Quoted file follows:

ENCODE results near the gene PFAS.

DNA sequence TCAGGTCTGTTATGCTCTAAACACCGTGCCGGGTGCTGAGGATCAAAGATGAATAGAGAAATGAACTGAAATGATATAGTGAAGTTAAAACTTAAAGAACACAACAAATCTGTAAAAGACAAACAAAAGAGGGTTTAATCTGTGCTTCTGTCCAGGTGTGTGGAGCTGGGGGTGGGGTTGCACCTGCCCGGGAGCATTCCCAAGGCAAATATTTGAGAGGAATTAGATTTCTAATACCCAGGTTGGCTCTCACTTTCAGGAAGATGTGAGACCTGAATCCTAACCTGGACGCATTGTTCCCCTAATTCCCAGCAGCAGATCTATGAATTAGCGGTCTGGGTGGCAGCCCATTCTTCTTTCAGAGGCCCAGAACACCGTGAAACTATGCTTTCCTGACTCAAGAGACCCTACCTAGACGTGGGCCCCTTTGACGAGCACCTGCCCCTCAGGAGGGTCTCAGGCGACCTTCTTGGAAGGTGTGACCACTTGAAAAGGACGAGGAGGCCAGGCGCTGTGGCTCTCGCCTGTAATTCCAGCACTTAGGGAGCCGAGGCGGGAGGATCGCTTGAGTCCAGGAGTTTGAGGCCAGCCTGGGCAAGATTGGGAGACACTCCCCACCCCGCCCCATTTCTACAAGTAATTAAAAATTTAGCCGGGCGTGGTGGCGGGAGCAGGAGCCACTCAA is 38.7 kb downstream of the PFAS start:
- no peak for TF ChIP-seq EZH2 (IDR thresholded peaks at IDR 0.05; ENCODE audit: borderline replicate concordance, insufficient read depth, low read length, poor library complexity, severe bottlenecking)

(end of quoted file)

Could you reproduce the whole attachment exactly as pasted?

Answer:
ENCODE results near the gene PFAS.

DNA sequence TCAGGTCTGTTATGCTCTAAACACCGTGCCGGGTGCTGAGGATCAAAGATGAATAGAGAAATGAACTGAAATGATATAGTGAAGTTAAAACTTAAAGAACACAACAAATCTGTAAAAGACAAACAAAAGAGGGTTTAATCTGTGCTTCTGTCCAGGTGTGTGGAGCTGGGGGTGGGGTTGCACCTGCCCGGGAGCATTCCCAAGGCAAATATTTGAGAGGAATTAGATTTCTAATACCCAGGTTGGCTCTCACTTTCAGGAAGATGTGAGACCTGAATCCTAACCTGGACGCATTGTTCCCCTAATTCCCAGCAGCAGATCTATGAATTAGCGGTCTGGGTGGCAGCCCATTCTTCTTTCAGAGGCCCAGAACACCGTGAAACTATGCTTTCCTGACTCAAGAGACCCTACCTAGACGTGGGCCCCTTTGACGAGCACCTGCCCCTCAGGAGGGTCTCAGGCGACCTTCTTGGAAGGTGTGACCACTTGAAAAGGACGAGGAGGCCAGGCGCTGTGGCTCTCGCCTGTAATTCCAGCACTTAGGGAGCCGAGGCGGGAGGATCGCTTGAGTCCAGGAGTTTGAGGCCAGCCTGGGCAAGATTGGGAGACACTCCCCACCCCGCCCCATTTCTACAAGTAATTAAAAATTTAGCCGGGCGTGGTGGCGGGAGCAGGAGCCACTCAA is 38.7 kb downstream of the PFAS start:
- no peak for TF ChIP-seq EZH2 (IDR thresholded peaks at IDR 0.05; ENCODE audit: borderline replicate concordance, insufficient read depth, low read length, poor library complexity, severe bottlenecking)